QSFP+ DAC and QSFP+ AOC cables are recommended when the distance between the two 40G switches is very short, normally 10 meters. Unlike the first solution, in this scenario, no QSFP+ modules are required. We just need to plug the QSFP+ connectors into the two QSFP+ interfaced switches within the same racks or across adjacent racks as shown below, and it can work, which is more easy to handle, especially for someone who is new to 40G deployment. FS.COM also provides QSFP+ DAC in active or passive versions (active for link length up to 7, 10 meters, and passive for 1, 3, 5 meters). You can choose the proper one up to your requirement.

40G to 40G connection with QSFP+ DAC

Conclusion

Data center migration to 40G Ethernet is imperative. If you are familiar with network deployment, and has bright budget, you can choose MTP trunk cable to get the 40G connection. If you are a new to 40G, you’d better choose 40G QSFP+ DAC for easy installation and lower investment. Of course, this is just personal suggestion, you can choose the right one according to your practical application.

QSFP+ to 4xSFP+ AOC VS. QSFP+ MTP breakout cable

As the demand for fast-speed data transmission ever-increases, it is inevitable to migrate from 10G to 40G in data center. However, with the existence of 10G infrastructure, it will cost an amount of money to replace them with 40G devices or equipment. So there come fan-out cabling solutions. Commonly, there are two methods used to migrate from 10G to 40G for short distance transmission: QSFP+ to 4xSFP+ AOC and QSFP+ MTP breakout cable. This post aims to introduce these two types of fan-out cables and tell some differences between them.

40G QSFP+ to 4xSFP+ AOC Overview

40G QSFP+ to 4xSFP+ AOC is a cable assembly, which is composed of a QSFP+ connector on one end and four SFP+ connectors on the other end. This type of fan-out cable can transmit four separate streams of 10Gbps data over ribbon cables in a point-to-multipoint configuration for the link length of 100 meters over OM3 fiber. It offers IT professionals a cost-effective interconnect solution for merging 40G QSFP+ and 10G SFP+ enabled host adapters, switches and servers. Users can directly install this breakout cable between an available QSFP+ port on their 40Gbps rated switch and feed up to four upstream 10G SFP+ enabled switches as shown below.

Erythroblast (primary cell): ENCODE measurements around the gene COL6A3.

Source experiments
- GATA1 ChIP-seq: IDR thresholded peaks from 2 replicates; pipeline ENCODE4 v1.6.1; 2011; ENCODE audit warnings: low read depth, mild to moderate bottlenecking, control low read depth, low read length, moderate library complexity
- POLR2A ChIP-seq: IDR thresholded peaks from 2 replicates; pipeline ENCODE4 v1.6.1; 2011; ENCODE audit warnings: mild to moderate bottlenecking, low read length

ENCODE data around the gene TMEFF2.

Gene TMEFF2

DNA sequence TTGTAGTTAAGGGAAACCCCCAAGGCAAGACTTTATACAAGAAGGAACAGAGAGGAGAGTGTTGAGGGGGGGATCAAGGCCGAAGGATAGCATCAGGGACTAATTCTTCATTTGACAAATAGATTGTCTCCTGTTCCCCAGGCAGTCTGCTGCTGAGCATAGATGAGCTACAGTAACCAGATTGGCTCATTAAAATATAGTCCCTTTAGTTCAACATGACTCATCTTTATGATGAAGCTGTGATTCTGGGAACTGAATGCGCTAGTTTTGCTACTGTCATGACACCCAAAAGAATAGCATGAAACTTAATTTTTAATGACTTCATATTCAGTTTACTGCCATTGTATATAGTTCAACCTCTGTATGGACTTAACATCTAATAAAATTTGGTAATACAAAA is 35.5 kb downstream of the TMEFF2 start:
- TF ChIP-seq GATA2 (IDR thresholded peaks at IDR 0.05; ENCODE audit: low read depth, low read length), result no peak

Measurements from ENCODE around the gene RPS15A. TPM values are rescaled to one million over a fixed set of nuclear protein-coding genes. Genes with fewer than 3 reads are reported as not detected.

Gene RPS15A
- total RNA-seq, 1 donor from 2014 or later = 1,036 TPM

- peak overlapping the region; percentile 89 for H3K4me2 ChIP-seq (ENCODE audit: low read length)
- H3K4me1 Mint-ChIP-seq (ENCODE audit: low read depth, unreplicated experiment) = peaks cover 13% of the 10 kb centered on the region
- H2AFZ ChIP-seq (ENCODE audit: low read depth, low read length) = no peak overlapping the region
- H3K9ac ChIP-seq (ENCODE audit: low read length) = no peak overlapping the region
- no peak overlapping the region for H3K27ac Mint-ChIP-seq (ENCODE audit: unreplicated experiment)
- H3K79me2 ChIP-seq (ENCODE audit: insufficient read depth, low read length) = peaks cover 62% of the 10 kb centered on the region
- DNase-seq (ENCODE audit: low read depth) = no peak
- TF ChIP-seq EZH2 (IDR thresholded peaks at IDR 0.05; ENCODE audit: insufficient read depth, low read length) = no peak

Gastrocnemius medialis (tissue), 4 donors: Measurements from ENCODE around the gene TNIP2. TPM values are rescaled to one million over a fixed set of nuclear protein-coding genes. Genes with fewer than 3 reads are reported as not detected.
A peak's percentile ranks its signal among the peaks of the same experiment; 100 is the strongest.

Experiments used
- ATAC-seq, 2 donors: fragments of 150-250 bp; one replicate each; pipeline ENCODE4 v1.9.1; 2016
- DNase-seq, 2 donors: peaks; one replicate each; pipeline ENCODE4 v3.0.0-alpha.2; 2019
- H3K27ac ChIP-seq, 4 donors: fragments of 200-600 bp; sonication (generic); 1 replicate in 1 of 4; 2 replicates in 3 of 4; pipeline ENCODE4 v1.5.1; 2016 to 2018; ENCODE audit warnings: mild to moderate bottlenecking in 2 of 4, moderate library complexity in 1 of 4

10G to 40G connection with 40G QSFP+ to 4xSFP+ AOC

QSFP+ MTP Breakout Cable Overview

QSFP+ MTP breakout cable is composed of one MTP or MPO connector on one end for interfacing with QSFP+ port on the 40G switch, while the other end is terminated with four duplex LC connectors for providing connectivity to the SFP+ port on the 10G switch. When we need to achieve the connection between 10G and 40G devices for short distance transmission, besides MTP LC breakout cable, it also requires 40GBase-SR4 or 40GBase-CSR4 and 10GBase-SR4 as shown below.

10G to 40G connection with MTP LC breakout cable

40GBase-SR4 or QSFP-40G-SR4 can be used in a 4x10G mode for interoperability with 10GBase-SR interfaces up to 100 and 150 meters on multimode (OM3 or OM4) MTP to LC breakout cable respectively, while 40GBase-CSR4 or QSFP-40G-CSR4 can be also used in a 4x10G mode for interoperability with 10GBase-SR interfaces, but it extends the distance up to 300 and 400 meters on multimode (OM3 or OM4) MTP to LC breakout cable respectively.

Differences Between QSFP+ to 4xSFP+ AOC and QSFP+ MTP Breakout Cable

Performance: As we have mentioned above, both of these fan-out cables can support short link length. Generally, when the transmission distance is less than 100 meters, QSFP+ to 4xSFP+ AOC and QSFP+ MTP Breakout Cable both can be applied, but when it comes to distance over 100 meters, MTP breakout cable has more reliable and better performance than QSFP+ to 4xSFP+ AOC.

Cost: When comparing these two cable types from the aspect of cost, we should take two factors into consideration, one is material cost, and the other is maintenance cost. Actually, in 10G to 40G connection, the total material price of QSFP+ to 4xSFP+ AOC is higher than QSFP+ MTP breakout cable with a 40GBase-SR4 or 40GBase-CSR4 module. For example, 1m QSFP+ to 4xSFP+ AOC is about $200, while 1M MTP to LC breakout cable is $29 with a $55 40GBase-SR4 QSFP+ module and four $16 10GBase-SR SFP+ from FS.COM as show below. However, in modern data center, the value of maintenance cost is much more important than the value of material cost. With QSFP+ to 4xSFP+ AOC, IT managers no longer have to clean the connector as well as terminate plug and test regularly, which can greatly save time and cost.

QSFP+ to 4xSFP+ AOC VS. QSFP+ MTP breakout cable